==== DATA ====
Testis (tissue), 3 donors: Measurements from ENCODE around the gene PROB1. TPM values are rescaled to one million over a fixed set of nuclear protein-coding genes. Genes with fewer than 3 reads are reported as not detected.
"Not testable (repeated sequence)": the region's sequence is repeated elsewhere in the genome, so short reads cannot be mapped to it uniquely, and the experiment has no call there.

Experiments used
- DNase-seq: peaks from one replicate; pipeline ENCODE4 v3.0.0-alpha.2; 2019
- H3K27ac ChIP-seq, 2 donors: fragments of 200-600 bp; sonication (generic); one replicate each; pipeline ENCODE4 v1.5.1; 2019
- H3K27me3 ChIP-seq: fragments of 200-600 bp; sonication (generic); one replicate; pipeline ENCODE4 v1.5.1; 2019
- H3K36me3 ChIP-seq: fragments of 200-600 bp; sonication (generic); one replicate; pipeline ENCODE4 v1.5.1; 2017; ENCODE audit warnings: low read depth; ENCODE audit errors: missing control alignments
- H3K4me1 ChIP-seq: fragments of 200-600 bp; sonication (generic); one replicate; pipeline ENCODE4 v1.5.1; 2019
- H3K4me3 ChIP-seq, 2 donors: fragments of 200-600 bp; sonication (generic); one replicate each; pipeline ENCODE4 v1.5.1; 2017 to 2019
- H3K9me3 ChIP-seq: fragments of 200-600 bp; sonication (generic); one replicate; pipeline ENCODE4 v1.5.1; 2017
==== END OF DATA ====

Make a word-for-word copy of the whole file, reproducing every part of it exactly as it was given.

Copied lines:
Testis (tissue), 3 donors: Measurements from ENCODE around the gene PROB1. TPM values are rescaled to one million over a fixed set of nuclear protein-coding genes. Genes with fewer than 3 reads are reported as not detected.
"Not testable (repeated sequence)": the region's sequence is repeated elsewhere in the genome, so short reads cannot be mapped to it uniquely, and the experiment has no call there.

Experiments used
- DNase-seq: peaks from one replicate; pipeline ENCODE4 v3.0.0-alpha.2; 2019
- H3K27ac ChIP-seq, 2 donors: fragments of 200-600 bp; sonication (generic); one replicate each; pipeline ENCODE4 v1.5.1; 2019
- H3K27me3 ChIP-seq: fragments of 200-600 bp; sonication (generic); one replicate; pipeline ENCODE4 v1.5.1; 2019
- H3K36me3 ChIP-seq: fragments of 200-600 bp; sonication (generic); one replicate; pipeline ENCODE4 v1.5.1; 2017; ENCODE audit warnings: low read depth; ENCODE audit errors: missing control alignments
- H3K4me1 ChIP-seq: fragments of 200-600 bp; sonication (generic); one replicate; pipeline ENCODE4 v1.5.1; 2019
- H3K4me3 ChIP-seq, 2 donors: fragments of 200-600 bp; sonication (generic); one replicate each; pipeline ENCODE4 v1.5.1; 2017 to 2019
- H3K9me3 ChIP-seq: fragments of 200-600 bp; sonication (generic); one replicate; pipeline ENCODE4 v1.5.1; 2017